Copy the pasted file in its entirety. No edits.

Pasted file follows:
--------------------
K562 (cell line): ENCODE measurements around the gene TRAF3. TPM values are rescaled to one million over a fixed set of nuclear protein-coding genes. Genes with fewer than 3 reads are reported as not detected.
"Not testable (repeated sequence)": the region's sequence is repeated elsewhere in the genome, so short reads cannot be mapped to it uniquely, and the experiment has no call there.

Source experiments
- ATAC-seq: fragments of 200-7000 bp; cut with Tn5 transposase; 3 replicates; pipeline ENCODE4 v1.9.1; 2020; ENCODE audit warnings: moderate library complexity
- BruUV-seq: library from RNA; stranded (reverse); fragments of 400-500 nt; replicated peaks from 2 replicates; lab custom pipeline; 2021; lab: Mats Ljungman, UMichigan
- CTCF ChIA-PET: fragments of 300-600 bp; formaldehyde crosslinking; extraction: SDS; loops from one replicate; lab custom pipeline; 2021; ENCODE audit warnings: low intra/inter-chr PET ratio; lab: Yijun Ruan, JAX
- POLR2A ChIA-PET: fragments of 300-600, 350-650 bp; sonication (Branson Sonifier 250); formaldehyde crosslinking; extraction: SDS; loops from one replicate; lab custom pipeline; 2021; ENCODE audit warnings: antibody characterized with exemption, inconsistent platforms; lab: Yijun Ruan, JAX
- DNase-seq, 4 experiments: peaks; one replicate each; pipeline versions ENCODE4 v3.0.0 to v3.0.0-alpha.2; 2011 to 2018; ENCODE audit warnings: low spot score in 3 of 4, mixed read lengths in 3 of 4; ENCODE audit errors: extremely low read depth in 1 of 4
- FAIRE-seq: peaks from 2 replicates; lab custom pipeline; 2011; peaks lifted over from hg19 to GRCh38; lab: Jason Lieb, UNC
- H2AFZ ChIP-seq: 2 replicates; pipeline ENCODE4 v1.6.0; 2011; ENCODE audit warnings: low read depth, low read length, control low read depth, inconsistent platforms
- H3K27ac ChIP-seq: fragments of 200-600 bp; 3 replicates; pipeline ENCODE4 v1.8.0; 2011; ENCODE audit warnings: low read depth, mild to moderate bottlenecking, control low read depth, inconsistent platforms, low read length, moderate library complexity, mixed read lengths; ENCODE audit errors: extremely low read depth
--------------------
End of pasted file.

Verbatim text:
K562 (cell line): ENCODE measurements around the gene TRAF3. TPM values are rescaled to one million over a fixed set of nuclear protein-coding genes. Genes with fewer than 3 reads are reported as not detected.
"Not testable (repeated sequence)": the region's sequence is repeated elsewhere in the genome, so short reads cannot be mapped to it uniquely, and the experiment has no call there.

Source experiments
- ATAC-seq: fragments of 200-7000 bp; cut with Tn5 transposase; 3 replicates; pipeline ENCODE4 v1.9.1; 2020; ENCODE audit warnings: moderate library complexity
- BruUV-seq: library from RNA; stranded (reverse); fragments of 400-500 nt; replicated peaks from 2 replicates; lab custom pipeline; 2021; lab: Mats Ljungman, UMichigan
- CTCF ChIA-PET: fragments of 300-600 bp; formaldehyde crosslinking; extraction: SDS; loops from one replicate; lab custom pipeline; 2021; ENCODE audit warnings: low intra/inter-chr PET ratio; lab: Yijun Ruan, JAX
- POLR2A ChIA-PET: fragments of 300-600, 350-650 bp; sonication (Branson Sonifier 250); formaldehyde crosslinking; extraction: SDS; loops from one replicate; lab custom pipeline; 2021; ENCODE audit warnings: antibody characterized with exemption, inconsistent platforms; lab: Yijun Ruan, JAX
- DNase-seq, 4 experiments: peaks; one replicate each; pipeline versions ENCODE4 v3.0.0 to v3.0.0-alpha.2; 2011 to 2018; ENCODE audit warnings: low spot score in 3 of 4, mixed read lengths in 3 of 4; ENCODE audit errors: extremely low read depth in 1 of 4
- FAIRE-seq: peaks from 2 replicates; lab custom pipeline; 2011; peaks lifted over from hg19 to GRCh38; lab: Jason Lieb, UNC
- H2AFZ ChIP-seq: 2 replicates; pipeline ENCODE4 v1.6.0; 2011; ENCODE audit warnings: low read depth, low read length, control low read depth, inconsistent platforms
- H3K27ac ChIP-seq: fragments of 200-600 bp; 3 replicates; pipeline ENCODE4 v1.8.0; 2011; ENCODE audit warnings: low read depth, mild to moderate bottlenecking, control low read depth, inconsistent platforms, low read length, moderate library complexity, mixed read lengths; ENCODE audit errors: extremely low read depth